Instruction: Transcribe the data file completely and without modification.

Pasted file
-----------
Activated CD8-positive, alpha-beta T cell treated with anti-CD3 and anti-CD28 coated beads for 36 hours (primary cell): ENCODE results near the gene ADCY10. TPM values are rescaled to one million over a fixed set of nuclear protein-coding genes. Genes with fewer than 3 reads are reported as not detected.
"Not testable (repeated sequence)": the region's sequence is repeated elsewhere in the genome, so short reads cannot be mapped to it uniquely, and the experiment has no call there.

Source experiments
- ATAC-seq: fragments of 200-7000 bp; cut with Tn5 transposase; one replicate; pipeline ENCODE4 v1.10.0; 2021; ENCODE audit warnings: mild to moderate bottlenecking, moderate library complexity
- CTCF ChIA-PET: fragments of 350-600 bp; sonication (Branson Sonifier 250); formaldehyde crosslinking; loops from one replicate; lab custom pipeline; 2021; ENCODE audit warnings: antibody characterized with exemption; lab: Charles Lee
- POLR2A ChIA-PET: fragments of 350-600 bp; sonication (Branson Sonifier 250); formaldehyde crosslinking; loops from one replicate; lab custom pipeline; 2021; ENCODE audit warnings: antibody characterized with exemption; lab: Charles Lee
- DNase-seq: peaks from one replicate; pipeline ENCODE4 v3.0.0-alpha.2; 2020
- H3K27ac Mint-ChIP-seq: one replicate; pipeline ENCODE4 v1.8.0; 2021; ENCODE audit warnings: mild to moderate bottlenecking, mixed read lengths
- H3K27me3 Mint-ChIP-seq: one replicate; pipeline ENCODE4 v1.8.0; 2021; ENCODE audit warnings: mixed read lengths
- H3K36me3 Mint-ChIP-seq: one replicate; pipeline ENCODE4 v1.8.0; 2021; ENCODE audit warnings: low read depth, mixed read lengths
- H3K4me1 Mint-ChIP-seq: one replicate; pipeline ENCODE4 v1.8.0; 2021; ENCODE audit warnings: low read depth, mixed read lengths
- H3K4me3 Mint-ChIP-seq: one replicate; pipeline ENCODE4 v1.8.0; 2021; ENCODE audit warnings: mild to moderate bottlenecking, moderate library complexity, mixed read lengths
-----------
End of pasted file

Activated CD8-positive, alpha-beta T cell treated with anti-CD3 and anti-CD28 coated beads for 36 hours (primary cell): ENCODE results near the gene ADCY10. TPM values are rescaled to one million over a fixed set of nuclear protein-coding genes. Genes with fewer than 3 reads are reported as not detected.
"Not testable (repeated sequence)": the region's sequence is repeated elsewhere in the genome, so short reads cannot be mapped to it uniquely, and the experiment has no call there.

Source experiments
- ATAC-seq: fragments of 200-7000 bp; cut with Tn5 transposase; one replicate; pipeline ENCODE4 v1.10.0; 2021; ENCODE audit warnings: mild to moderate bottlenecking, moderate library complexity
- CTCF ChIA-PET: fragments of 350-600 bp; sonication (Branson Sonifier 250); formaldehyde crosslinking; loops from one replicate; lab custom pipeline; 2021; ENCODE audit warnings: antibody characterized with exemption; lab: Charles Lee
- POLR2A ChIA-PET: fragments of 350-600 bp; sonication (Branson Sonifier 250); formaldehyde crosslinking; loops from one replicate; lab custom pipeline; 2021; ENCODE audit warnings: antibody characterized with exemption; lab: Charles Lee
- DNase-seq: peaks from one replicate; pipeline ENCODE4 v3.0.0-alpha.2; 2020
- H3K27ac Mint-ChIP-seq: one replicate; pipeline ENCODE4 v1.8.0; 2021; ENCODE audit warnings: mild to moderate bottlenecking, mixed read lengths
- H3K27me3 Mint-ChIP-seq: one replicate; pipeline ENCODE4 v1.8.0; 2021; ENCODE audit warnings: mixed read lengths
- H3K36me3 Mint-ChIP-seq: one replicate; pipeline ENCODE4 v1.8.0; 2021; ENCODE audit warnings: low read depth, mixed read lengths
- H3K4me1 Mint-ChIP-seq: one replicate; pipeline ENCODE4 v1.8.0; 2021; ENCODE audit warnings: low read depth, mixed read lengths
- H3K4me3 Mint-ChIP-seq: one replicate; pipeline ENCODE4 v1.8.0; 2021; ENCODE audit warnings: mild to moderate bottlenecking, moderate library complexity, mixed read lengths